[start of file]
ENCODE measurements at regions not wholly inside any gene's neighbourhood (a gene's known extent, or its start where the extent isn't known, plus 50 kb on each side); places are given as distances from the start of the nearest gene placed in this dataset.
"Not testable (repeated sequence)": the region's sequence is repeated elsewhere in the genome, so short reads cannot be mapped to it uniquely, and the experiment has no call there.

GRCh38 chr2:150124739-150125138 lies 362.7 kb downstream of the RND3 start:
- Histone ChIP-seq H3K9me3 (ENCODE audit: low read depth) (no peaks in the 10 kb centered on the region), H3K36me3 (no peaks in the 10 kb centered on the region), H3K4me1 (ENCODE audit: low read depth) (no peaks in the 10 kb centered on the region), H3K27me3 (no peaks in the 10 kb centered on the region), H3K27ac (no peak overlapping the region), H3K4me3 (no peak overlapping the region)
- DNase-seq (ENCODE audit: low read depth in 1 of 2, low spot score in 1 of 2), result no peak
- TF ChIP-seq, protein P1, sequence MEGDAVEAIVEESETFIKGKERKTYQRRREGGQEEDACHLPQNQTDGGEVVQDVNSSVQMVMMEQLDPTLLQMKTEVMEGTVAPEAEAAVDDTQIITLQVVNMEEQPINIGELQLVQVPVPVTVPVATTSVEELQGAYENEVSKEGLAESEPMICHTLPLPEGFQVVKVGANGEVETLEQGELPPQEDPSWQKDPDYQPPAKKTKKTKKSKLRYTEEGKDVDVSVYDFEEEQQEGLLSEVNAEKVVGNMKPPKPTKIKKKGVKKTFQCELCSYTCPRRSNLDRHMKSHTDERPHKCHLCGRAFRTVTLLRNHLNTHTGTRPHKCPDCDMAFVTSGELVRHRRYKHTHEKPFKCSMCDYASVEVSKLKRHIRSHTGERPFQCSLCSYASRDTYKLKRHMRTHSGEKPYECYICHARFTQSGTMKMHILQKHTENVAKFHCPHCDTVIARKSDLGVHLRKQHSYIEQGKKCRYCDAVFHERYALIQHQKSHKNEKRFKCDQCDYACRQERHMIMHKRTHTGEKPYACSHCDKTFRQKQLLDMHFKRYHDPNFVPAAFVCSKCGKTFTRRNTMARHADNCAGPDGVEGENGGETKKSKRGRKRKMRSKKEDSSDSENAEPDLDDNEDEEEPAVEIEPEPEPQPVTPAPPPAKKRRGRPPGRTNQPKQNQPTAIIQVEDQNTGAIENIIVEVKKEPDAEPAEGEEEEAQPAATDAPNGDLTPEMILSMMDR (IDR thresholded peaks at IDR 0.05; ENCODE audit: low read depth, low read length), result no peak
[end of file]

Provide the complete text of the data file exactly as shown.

ENCODE measurements at regions not wholly inside any gene's neighbourhood (a gene's known extent, or its start where the extent isn't known, plus 50 kb on each side); places are given as distances from the start of the nearest gene placed in this dataset.
"Not testable (repeated sequence)": the region's sequence is repeated elsewhere in the genome, so short reads cannot be mapped to it uniquely, and the experiment has no call there.

GRCh38 chr2:150124739-150125138 lies 362.7 kb downstream of the RND3 start:
- Histone ChIP-seq H3K9me3 (ENCODE audit: low read depth) (no peaks in the 10 kb centered on the region), H3K36me3 (no peaks in the 10 kb centered on the region), H3K4me1 (ENCODE audit: low read depth) (no peaks in the 10 kb centered on the region), H3K27me3 (no peaks in the 10 kb centered on the region), H3K27ac (no peak overlapping the region), H3K4me3 (no peak overlapping the region)
- DNase-seq (ENCODE audit: low read depth in 1 of 2, low spot score in 1 of 2), result no peak
- TF ChIP-seq, protein P1, sequence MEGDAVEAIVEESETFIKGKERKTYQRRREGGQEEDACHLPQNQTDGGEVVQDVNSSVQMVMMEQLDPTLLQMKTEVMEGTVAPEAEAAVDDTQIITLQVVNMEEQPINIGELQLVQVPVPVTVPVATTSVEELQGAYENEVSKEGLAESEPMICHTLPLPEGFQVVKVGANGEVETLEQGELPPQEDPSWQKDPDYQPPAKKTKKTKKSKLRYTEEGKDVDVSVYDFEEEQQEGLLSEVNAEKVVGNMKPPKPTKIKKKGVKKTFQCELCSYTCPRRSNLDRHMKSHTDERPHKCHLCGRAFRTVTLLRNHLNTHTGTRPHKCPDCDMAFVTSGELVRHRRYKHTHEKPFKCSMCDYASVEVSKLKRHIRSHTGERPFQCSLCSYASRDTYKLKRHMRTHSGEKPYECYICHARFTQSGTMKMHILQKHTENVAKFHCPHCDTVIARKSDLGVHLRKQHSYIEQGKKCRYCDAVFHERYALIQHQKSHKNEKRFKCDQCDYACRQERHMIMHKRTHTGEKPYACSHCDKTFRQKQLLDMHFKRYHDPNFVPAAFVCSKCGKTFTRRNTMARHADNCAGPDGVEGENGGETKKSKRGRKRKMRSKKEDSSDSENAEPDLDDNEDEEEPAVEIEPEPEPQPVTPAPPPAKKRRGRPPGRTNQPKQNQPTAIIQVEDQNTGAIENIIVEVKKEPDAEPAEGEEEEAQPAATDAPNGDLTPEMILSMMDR (IDR thresholded peaks at IDR 0.05; ENCODE audit: low read depth, low read length), result no peak